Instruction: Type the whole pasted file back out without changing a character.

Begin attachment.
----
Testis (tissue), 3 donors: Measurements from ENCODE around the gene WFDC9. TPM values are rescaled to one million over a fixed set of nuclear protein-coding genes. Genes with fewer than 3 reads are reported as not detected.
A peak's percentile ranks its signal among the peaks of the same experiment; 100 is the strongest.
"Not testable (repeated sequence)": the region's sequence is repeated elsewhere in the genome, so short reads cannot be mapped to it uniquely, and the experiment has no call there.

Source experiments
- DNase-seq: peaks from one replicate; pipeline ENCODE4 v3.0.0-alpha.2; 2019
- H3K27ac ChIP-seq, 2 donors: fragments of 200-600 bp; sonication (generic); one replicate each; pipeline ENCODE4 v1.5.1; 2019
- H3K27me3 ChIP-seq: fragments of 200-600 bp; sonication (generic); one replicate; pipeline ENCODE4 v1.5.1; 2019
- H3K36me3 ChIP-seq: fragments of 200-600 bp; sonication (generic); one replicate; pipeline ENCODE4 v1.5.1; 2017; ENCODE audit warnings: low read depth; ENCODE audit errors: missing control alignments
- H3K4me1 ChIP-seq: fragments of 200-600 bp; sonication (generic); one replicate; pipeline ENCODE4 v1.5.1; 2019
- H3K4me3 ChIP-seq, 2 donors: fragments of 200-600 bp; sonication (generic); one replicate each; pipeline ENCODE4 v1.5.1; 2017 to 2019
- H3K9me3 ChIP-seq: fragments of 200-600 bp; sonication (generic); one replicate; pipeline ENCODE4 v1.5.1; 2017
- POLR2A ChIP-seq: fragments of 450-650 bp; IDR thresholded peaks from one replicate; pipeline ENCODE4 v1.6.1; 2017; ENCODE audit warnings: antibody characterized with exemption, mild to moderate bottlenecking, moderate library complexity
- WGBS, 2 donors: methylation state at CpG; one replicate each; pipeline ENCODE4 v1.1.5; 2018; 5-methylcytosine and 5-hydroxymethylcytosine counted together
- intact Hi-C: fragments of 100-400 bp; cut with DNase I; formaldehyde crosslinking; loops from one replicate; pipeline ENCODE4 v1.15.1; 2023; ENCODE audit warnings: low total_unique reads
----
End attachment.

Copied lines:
Testis (tissue), 3 donors: Measurements from ENCODE around the gene WFDC9. TPM values are rescaled to one million over a fixed set of nuclear protein-coding genes. Genes with fewer than 3 reads are reported as not detected.
A peak's percentile ranks its signal among the peaks of the same experiment; 100 is the strongest.
"Not testable (repeated sequence)": the region's sequence is repeated elsewhere in the genome, so short reads cannot be mapped to it uniquely, and the experiment has no call there.

Source experiments
- DNase-seq: peaks from one replicate; pipeline ENCODE4 v3.0.0-alpha.2; 2019
- H3K27ac ChIP-seq, 2 donors: fragments of 200-600 bp; sonication (generic); one replicate each; pipeline ENCODE4 v1.5.1; 2019
- H3K27me3 ChIP-seq: fragments of 200-600 bp; sonication (generic); one replicate; pipeline ENCODE4 v1.5.1; 2019
- H3K36me3 ChIP-seq: fragments of 200-600 bp; sonication (generic); one replicate; pipeline ENCODE4 v1.5.1; 2017; ENCODE audit warnings: low read depth; ENCODE audit errors: missing control alignments
- H3K4me1 ChIP-seq: fragments of 200-600 bp; sonication (generic); one replicate; pipeline ENCODE4 v1.5.1; 2019
- H3K4me3 ChIP-seq, 2 donors: fragments of 200-600 bp; sonication (generic); one replicate each; pipeline ENCODE4 v1.5.1; 2017 to 2019
- H3K9me3 ChIP-seq: fragments of 200-600 bp; sonication (generic); one replicate; pipeline ENCODE4 v1.5.1; 2017
- POLR2A ChIP-seq: fragments of 450-650 bp; IDR thresholded peaks from one replicate; pipeline ENCODE4 v1.6.1; 2017; ENCODE audit warnings: antibody characterized with exemption, mild to moderate bottlenecking, moderate library complexity
- WGBS, 2 donors: methylation state at CpG; one replicate each; pipeline ENCODE4 v1.1.5; 2018; 5-methylcytosine and 5-hydroxymethylcytosine counted together
- intact Hi-C: fragments of 100-400 bp; cut with DNase I; formaldehyde crosslinking; loops from one replicate; pipeline ENCODE4 v1.15.1; 2023; ENCODE audit warnings: low total_unique reads